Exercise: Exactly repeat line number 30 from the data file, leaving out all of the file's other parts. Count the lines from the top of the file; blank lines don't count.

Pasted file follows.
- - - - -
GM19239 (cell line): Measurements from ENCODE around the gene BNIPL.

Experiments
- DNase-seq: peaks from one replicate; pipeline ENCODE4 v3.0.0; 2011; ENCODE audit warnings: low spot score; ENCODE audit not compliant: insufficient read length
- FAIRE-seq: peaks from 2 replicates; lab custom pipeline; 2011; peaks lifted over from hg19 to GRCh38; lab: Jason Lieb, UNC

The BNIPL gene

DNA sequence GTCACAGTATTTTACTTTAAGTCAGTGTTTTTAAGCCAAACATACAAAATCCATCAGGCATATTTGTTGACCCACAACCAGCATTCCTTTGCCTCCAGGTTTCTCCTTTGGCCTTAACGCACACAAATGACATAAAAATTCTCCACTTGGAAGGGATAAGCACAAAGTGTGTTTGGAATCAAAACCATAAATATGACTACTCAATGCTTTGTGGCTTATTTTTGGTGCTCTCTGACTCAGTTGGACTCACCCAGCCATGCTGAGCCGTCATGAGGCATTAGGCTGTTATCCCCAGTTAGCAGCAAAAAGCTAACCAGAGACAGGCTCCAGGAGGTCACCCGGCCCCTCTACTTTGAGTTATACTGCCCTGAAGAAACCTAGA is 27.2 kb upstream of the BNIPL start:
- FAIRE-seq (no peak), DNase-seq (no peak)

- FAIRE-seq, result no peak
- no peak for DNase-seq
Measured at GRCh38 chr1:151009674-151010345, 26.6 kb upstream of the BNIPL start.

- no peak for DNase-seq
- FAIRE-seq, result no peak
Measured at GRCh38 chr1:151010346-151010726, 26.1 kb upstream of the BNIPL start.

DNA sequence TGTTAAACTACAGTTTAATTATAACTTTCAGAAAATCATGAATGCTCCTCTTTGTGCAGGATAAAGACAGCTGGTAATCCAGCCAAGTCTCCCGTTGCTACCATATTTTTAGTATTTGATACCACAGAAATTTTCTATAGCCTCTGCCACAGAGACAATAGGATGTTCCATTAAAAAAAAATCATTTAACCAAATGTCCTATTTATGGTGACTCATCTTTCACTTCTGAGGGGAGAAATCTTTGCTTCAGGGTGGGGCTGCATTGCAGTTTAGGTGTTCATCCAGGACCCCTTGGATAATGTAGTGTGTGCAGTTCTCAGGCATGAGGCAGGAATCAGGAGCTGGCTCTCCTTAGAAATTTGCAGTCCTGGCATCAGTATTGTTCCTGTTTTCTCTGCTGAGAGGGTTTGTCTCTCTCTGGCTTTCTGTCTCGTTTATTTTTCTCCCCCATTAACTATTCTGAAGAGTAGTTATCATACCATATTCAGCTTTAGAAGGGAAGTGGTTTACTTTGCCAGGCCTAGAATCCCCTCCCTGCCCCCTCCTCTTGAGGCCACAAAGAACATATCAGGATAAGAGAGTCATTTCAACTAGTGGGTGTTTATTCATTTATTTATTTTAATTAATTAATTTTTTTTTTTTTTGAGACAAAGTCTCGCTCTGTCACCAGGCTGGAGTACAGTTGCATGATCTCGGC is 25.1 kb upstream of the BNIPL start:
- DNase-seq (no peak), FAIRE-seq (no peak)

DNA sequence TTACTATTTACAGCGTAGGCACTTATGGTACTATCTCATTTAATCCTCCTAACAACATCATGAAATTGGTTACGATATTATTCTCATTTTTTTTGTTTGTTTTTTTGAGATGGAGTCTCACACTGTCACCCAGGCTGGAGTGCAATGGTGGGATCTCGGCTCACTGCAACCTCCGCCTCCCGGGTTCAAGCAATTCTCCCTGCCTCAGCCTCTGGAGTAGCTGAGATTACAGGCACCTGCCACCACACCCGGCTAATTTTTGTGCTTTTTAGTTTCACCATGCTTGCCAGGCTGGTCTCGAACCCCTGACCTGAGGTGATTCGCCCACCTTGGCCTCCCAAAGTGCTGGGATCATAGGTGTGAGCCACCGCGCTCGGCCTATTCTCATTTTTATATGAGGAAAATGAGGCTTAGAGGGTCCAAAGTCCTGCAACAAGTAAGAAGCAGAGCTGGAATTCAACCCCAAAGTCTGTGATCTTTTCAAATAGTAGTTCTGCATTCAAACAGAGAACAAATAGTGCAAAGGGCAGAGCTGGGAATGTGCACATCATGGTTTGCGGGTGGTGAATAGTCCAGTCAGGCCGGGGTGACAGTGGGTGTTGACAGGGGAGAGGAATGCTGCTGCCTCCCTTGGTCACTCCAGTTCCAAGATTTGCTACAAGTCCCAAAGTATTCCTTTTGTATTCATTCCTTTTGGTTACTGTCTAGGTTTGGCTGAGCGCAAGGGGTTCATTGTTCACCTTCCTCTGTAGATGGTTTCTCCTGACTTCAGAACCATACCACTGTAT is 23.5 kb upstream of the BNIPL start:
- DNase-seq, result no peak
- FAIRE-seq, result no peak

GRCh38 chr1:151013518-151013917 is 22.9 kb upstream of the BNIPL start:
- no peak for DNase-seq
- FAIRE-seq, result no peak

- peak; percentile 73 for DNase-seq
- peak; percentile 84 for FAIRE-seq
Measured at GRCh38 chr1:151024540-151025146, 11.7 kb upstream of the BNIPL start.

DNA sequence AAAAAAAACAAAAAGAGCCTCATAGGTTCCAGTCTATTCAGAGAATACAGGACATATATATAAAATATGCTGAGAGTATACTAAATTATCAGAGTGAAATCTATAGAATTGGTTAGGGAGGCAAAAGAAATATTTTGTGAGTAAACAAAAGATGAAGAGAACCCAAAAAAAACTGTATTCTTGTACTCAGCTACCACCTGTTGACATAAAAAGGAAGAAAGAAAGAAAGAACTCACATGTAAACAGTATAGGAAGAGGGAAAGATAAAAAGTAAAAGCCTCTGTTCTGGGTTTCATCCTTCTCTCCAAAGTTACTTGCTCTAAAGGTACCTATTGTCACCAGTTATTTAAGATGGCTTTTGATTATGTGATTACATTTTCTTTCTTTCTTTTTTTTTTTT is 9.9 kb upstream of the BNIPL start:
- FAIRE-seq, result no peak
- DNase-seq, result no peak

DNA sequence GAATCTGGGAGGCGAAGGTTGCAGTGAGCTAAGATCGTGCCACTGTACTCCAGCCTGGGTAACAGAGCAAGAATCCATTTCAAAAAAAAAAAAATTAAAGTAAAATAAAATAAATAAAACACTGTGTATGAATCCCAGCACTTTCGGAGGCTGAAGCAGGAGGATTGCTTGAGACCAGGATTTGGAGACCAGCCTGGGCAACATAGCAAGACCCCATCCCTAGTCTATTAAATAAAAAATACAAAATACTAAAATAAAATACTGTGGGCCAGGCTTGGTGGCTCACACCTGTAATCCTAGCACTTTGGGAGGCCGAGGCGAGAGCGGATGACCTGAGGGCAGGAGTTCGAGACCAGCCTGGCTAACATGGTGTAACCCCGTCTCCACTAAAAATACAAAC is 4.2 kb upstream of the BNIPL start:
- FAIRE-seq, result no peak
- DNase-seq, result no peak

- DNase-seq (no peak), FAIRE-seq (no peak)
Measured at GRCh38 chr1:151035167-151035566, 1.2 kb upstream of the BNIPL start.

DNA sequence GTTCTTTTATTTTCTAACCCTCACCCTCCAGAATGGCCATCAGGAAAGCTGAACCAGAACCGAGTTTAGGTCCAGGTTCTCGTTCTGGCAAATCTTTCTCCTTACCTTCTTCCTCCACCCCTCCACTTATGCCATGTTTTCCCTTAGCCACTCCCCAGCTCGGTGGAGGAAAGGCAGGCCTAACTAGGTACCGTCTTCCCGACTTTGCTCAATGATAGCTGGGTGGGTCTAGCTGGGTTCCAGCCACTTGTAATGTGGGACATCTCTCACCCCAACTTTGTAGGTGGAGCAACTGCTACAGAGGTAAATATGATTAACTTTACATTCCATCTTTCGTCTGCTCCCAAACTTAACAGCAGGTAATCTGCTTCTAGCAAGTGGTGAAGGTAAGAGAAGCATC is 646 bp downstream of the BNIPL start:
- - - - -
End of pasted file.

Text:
- DNase-seq, result no peak